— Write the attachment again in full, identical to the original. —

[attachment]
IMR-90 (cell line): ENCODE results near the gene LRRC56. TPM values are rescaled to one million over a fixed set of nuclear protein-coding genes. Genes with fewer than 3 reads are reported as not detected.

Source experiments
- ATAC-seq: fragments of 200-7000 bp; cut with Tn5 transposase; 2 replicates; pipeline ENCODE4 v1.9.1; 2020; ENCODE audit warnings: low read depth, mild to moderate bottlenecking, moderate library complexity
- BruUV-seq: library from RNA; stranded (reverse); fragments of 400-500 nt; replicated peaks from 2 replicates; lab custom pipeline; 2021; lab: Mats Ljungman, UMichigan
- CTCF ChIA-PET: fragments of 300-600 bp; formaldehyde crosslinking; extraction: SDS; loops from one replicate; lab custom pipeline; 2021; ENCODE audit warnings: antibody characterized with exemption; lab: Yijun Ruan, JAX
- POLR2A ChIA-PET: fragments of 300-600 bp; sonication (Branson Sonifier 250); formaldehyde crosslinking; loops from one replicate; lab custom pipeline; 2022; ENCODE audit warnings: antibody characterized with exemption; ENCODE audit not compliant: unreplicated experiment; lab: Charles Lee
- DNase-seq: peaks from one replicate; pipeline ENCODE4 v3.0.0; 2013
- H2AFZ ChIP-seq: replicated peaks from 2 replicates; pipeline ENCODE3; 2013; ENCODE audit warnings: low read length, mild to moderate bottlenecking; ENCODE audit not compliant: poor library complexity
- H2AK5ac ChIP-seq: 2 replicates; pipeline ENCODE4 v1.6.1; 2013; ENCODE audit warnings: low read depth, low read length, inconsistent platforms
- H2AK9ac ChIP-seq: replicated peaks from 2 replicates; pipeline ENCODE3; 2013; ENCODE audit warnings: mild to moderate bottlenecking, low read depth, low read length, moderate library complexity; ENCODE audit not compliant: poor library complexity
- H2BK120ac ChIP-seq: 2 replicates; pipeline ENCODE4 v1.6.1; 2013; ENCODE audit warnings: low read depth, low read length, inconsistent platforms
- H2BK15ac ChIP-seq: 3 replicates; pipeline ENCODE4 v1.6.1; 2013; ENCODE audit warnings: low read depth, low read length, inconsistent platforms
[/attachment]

IMR-90 (cell line): ENCODE results near the gene LRRC56. TPM values are rescaled to one million over a fixed set of nuclear protein-coding genes. Genes with fewer than 3 reads are reported as not detected.

Source experiments
- ATAC-seq: fragments of 200-7000 bp; cut with Tn5 transposase; 2 replicates; pipeline ENCODE4 v1.9.1; 2020; ENCODE audit warnings: low read depth, mild to moderate bottlenecking, moderate library complexity
- BruUV-seq: library from RNA; stranded (reverse); fragments of 400-500 nt; replicated peaks from 2 replicates; lab custom pipeline; 2021; lab: Mats Ljungman, UMichigan
- CTCF ChIA-PET: fragments of 300-600 bp; formaldehyde crosslinking; extraction: SDS; loops from one replicate; lab custom pipeline; 2021; ENCODE audit warnings: antibody characterized with exemption; lab: Yijun Ruan, JAX
- POLR2A ChIA-PET: fragments of 300-600 bp; sonication (Branson Sonifier 250); formaldehyde crosslinking; loops from one replicate; lab custom pipeline; 2022; ENCODE audit warnings: antibody characterized with exemption; ENCODE audit not compliant: unreplicated experiment; lab: Charles Lee
- DNase-seq: peaks from one replicate; pipeline ENCODE4 v3.0.0; 2013
- H2AFZ ChIP-seq: replicated peaks from 2 replicates; pipeline ENCODE3; 2013; ENCODE audit warnings: low read length, mild to moderate bottlenecking; ENCODE audit not compliant: poor library complexity
- H2AK5ac ChIP-seq: 2 replicates; pipeline ENCODE4 v1.6.1; 2013; ENCODE audit warnings: low read depth, low read length, inconsistent platforms
- H2AK9ac ChIP-seq: replicated peaks from 2 replicates; pipeline ENCODE3; 2013; ENCODE audit warnings: mild to moderate bottlenecking, low read depth, low read length, moderate library complexity; ENCODE audit not compliant: poor library complexity
- H2BK120ac ChIP-seq: 2 replicates; pipeline ENCODE4 v1.6.1; 2013; ENCODE audit warnings: low read depth, low read length, inconsistent platforms
- H2BK15ac ChIP-seq: 3 replicates; pipeline ENCODE4 v1.6.1; 2013; ENCODE audit warnings: low read depth, low read length, inconsistent platforms